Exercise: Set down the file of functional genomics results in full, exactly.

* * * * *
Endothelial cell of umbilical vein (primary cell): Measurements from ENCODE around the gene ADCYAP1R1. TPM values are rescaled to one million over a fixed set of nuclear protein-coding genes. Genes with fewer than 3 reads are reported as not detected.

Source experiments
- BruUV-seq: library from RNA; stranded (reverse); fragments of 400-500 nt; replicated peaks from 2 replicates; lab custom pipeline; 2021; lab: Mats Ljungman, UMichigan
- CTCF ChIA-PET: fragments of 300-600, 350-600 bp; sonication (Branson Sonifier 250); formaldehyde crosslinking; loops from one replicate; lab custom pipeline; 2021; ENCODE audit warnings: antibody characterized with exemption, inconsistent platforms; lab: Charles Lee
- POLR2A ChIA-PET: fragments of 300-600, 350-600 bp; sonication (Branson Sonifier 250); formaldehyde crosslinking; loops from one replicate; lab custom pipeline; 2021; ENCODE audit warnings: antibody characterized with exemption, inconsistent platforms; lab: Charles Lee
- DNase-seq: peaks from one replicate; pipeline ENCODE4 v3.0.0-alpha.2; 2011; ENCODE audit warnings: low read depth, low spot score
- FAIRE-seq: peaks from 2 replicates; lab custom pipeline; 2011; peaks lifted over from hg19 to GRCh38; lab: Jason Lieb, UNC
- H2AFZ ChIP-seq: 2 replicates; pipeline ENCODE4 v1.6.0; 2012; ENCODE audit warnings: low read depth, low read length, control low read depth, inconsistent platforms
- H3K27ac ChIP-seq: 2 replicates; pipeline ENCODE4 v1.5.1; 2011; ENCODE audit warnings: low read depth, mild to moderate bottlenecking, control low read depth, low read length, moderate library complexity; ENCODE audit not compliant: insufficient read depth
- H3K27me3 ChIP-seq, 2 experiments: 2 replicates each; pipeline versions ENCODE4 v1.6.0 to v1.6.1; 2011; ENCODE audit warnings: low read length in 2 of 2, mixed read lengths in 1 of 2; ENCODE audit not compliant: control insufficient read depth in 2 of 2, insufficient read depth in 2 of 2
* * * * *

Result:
Endothelial cell of umbilical vein (primary cell): Measurements from ENCODE around the gene ADCYAP1R1. TPM values are rescaled to one million over a fixed set of nuclear protein-coding genes. Genes with fewer than 3 reads are reported as not detected.

Source experiments
- BruUV-seq: library from RNA; stranded (reverse); fragments of 400-500 nt; replicated peaks from 2 replicates; lab custom pipeline; 2021; lab: Mats Ljungman, UMichigan
- CTCF ChIA-PET: fragments of 300-600, 350-600 bp; sonication (Branson Sonifier 250); formaldehyde crosslinking; loops from one replicate; lab custom pipeline; 2021; ENCODE audit warnings: antibody characterized with exemption, inconsistent platforms; lab: Charles Lee
- POLR2A ChIA-PET: fragments of 300-600, 350-600 bp; sonication (Branson Sonifier 250); formaldehyde crosslinking; loops from one replicate; lab custom pipeline; 2021; ENCODE audit warnings: antibody characterized with exemption, inconsistent platforms; lab: Charles Lee
- DNase-seq: peaks from one replicate; pipeline ENCODE4 v3.0.0-alpha.2; 2011; ENCODE audit warnings: low read depth, low spot score
- FAIRE-seq: peaks from 2 replicates; lab custom pipeline; 2011; peaks lifted over from hg19 to GRCh38; lab: Jason Lieb, UNC
- H2AFZ ChIP-seq: 2 replicates; pipeline ENCODE4 v1.6.0; 2012; ENCODE audit warnings: low read depth, low read length, control low read depth, inconsistent platforms
- H3K27ac ChIP-seq: 2 replicates; pipeline ENCODE4 v1.5.1; 2011; ENCODE audit warnings: low read depth, mild to moderate bottlenecking, control low read depth, low read length, moderate library complexity; ENCODE audit not compliant: insufficient read depth
- H3K27me3 ChIP-seq, 2 experiments: 2 replicates each; pipeline versions ENCODE4 v1.6.0 to v1.6.1; 2011; ENCODE audit warnings: low read length in 2 of 2, mixed read lengths in 1 of 2; ENCODE audit not compliant: control insufficient read depth in 2 of 2, insufficient read depth in 2 of 2